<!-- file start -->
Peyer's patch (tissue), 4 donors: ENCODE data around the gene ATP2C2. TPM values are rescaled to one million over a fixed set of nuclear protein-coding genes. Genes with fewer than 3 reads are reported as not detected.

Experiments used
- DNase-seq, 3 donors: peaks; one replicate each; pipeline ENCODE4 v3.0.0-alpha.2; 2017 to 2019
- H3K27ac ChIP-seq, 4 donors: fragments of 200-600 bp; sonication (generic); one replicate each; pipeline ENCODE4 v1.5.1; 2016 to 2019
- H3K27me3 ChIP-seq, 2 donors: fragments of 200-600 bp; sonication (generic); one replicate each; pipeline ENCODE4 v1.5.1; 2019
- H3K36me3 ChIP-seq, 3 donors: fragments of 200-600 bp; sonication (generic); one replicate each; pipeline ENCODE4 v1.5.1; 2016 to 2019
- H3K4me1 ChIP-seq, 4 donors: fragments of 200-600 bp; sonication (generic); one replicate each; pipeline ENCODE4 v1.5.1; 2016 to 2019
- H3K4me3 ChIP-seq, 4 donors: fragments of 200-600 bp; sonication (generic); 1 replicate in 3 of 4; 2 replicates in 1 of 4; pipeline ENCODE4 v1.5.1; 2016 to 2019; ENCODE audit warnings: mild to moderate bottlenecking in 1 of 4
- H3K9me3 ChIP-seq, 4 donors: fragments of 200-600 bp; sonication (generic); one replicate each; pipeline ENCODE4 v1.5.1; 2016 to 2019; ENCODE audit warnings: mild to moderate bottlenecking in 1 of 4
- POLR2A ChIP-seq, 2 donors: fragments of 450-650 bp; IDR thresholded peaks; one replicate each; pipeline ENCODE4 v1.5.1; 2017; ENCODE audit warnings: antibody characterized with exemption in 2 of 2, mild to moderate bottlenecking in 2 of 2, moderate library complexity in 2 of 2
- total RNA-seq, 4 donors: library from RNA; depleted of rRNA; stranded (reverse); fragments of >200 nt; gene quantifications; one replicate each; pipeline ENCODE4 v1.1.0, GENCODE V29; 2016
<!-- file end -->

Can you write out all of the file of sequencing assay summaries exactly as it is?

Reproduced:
Peyer's patch (tissue), 4 donors: ENCODE data around the gene ATP2C2. TPM values are rescaled to one million over a fixed set of nuclear protein-coding genes. Genes with fewer than 3 reads are reported as not detected.

Experiments used
- DNase-seq, 3 donors: peaks; one replicate each; pipeline ENCODE4 v3.0.0-alpha.2; 2017 to 2019
- H3K27ac ChIP-seq, 4 donors: fragments of 200-600 bp; sonication (generic); one replicate each; pipeline ENCODE4 v1.5.1; 2016 to 2019
- H3K27me3 ChIP-seq, 2 donors: fragments of 200-600 bp; sonication (generic); one replicate each; pipeline ENCODE4 v1.5.1; 2019
- H3K36me3 ChIP-seq, 3 donors: fragments of 200-600 bp; sonication (generic); one replicate each; pipeline ENCODE4 v1.5.1; 2016 to 2019
- H3K4me1 ChIP-seq, 4 donors: fragments of 200-600 bp; sonication (generic); one replicate each; pipeline ENCODE4 v1.5.1; 2016 to 2019
- H3K4me3 ChIP-seq, 4 donors: fragments of 200-600 bp; sonication (generic); 1 replicate in 3 of 4; 2 replicates in 1 of 4; pipeline ENCODE4 v1.5.1; 2016 to 2019; ENCODE audit warnings: mild to moderate bottlenecking in 1 of 4
- H3K9me3 ChIP-seq, 4 donors: fragments of 200-600 bp; sonication (generic); one replicate each; pipeline ENCODE4 v1.5.1; 2016 to 2019; ENCODE audit warnings: mild to moderate bottlenecking in 1 of 4
- POLR2A ChIP-seq, 2 donors: fragments of 450-650 bp; IDR thresholded peaks; one replicate each; pipeline ENCODE4 v1.5.1; 2017; ENCODE audit warnings: antibody characterized with exemption in 2 of 2, mild to moderate bottlenecking in 2 of 2, moderate library complexity in 2 of 2
- total RNA-seq, 4 donors: library from RNA; depleted of rRNA; stranded (reverse); fragments of >200 nt; gene quantifications; one replicate each; pipeline ENCODE4 v1.1.0, GENCODE V29; 2016